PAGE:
Life & Work

Using political satire to pass message

Peter Ngugi has spent most of his life in Thika and witnessed its transformation from small farm town to what he sees today as a booming ‘metropolis’.

But in his current one man exhibition entitled The Pigs of Thika Town, Ngugi sees his burgeoning county as symbolic of the strengths and weaknesses of the country as a whole.

Like a number of Kenyan artists, Ngugi was inspired to paint his immediate concerns and insights associated with the recent general election.

“The works in this show include paintings that I did just before, during and after the election,” said the artist in an exclusive interview with BDLife at OneOff Gallery where his exhibition will be up until May 24th.

Describing his art as metaphorical, Ngugi gives the example of his two paintings about the Fulilia Hotel, in the centre of town and frequented by politicians, most of whom he says make magnificent promises that they rarely keep.

Populating those paintings with chubby pigs neatly replicated and stacked in rows, the two works entitled Blankets of Fulilia Hotel I and II, cleverly conceal the political statement the artist is making.

“The pig stands for vice and the hotel represents the country which sees politicians [like hotel guests] come and go but rarely clean up the mess they leave behind,” says Ngugi.

The blankets represent the filth – call it corruption – that the politicians leave behind.

His attitude towards politicians is best represented in his painting entitled Vote. It’s a portrait of a politician dressed in his best suit and tie, wearing an artificial smile exposing his pearly white teeth.

But the cockroaches creeping out from under his lapel and from behind his collar give a clear indication that filth must be concealed beneath that classy exterior. But it’s the intricate hieroglyphic-like columns that serve as a backdrop to the portrait which, for me, is the painting’s most fascinating feature.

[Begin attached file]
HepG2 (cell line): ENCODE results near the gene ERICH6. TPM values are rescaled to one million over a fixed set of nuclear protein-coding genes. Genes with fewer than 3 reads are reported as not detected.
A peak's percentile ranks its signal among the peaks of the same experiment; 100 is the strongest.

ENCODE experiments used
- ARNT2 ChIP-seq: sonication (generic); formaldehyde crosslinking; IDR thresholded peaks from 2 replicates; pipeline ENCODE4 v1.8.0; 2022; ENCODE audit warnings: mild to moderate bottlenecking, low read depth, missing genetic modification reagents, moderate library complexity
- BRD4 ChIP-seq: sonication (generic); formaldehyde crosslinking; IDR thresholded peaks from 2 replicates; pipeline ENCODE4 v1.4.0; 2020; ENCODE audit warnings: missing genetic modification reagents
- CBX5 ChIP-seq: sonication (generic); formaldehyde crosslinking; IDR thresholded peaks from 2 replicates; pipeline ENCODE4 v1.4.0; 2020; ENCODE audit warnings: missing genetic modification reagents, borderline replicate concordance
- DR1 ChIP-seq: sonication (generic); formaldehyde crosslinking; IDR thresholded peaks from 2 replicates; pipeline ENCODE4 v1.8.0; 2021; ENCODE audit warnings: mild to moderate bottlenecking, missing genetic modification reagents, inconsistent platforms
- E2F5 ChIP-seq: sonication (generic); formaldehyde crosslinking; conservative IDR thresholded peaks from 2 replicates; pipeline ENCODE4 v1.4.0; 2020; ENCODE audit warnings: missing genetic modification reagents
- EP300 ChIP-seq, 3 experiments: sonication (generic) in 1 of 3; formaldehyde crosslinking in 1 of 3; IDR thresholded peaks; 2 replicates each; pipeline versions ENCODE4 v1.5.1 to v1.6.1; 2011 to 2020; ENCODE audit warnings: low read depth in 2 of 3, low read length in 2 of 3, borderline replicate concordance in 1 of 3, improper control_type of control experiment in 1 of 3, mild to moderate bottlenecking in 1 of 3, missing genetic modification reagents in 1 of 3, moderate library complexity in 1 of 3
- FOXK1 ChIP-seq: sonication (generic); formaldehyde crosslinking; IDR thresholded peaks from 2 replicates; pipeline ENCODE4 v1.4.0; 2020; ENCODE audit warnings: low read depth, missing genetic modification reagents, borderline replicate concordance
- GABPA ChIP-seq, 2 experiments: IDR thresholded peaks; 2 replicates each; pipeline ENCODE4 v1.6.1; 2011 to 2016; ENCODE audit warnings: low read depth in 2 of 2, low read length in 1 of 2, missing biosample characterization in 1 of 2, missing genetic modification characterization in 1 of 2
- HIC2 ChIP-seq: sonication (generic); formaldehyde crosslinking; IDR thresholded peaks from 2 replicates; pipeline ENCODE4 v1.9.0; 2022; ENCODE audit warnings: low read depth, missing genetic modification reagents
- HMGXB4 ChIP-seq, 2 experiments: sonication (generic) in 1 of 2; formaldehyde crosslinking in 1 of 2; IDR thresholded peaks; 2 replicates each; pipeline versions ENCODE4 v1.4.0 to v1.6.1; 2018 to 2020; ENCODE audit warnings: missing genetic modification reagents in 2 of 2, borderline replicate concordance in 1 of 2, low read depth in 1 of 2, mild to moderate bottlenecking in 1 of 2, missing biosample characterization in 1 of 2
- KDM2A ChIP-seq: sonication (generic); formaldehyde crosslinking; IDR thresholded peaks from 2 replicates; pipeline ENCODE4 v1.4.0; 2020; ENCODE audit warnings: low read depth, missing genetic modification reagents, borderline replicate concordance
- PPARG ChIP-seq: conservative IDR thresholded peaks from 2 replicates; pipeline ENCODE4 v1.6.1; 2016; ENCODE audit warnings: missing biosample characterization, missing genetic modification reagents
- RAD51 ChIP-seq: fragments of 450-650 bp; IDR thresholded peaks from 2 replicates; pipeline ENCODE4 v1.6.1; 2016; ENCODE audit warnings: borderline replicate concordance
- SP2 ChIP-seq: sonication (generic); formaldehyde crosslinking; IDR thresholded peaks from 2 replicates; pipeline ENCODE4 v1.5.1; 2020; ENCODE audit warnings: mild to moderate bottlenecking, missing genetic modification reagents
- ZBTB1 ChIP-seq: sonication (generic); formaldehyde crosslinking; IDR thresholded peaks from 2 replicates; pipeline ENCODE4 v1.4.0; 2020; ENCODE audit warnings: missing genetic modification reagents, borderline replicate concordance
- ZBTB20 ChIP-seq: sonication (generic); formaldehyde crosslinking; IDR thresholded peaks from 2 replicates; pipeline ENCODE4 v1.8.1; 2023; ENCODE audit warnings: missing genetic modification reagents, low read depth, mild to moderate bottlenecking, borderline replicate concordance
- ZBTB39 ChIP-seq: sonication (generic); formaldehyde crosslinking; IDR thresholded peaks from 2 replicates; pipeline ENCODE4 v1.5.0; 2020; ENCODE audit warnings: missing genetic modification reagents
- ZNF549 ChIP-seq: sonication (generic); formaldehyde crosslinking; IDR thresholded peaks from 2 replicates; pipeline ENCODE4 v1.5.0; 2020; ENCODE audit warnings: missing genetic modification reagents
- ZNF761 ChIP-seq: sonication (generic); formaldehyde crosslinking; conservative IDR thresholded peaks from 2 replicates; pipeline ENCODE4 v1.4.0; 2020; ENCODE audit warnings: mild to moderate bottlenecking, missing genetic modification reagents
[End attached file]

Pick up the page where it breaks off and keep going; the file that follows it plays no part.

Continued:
Embedded in all four columns are symbols of both the promises the politician makes while campaigning and the signs representing the candidate himself, namely a chameleon and a snake!

Ngugi’s scathing attitude towards Kenyan politicians is never overt, but his most suggestive painting is entitled Printed Fish. Seated at a table is a man offering a table full of fish to three young men. What’s most curious about the work is the presence of a cat, a pig, a crocodile and a snake.

Again, the artist translates his stunning symbolism.

“The politician is prepared to pay a bribe for these men’s vote, but he also uses intimidation as a form of persuasion. “The cat is meant to symbolise witchcraft, the snake which is actually a belt is also meant to elicit fear and the crocodile [which is ‘made in China’] can’t really hurt a fly, but the pig represents all the vices the politician would use to win the election,” said the self-taught artist who formerly sold second hand cars and mitumba shoes before he turning to art.

The Pigs of Thika Town is not lacking in humour although it helps to have the artist on hand to translate his subtle symbolism and clarify what his metaphors actually mean.

For instance, he has two paintings filled with rows of replicated young men, one where they are enjoying their beer [The Yellow Tie Army], the other [entitled The Green Army] where they’re all blowing vuvuzela horns triumphantly, as if they’ve just won an Olympic medal or a football match.

“Prior to the General Election, the international press assumed that whenever Kenyans were gathered in groups, they were probably planning violence.

But both paintings are meant to illustrate how innocent Kenyans are,” Ngugi said. The ‘yellow tie’ refers to the Tusker label tie, so the men are not plotting sabotage; they are simply enjoying their beer and green being the colour of Gor Mahia’s uniform.

Again Ngugi means to show that winning fans are free to celebrate in Kenya and need not be misinterpreted by the Western media.

When Ngugi is not painting political satire, he can be found illustrating Kenyan folk tales for children’s educational TV shows such as Know Zone and Bus Stories.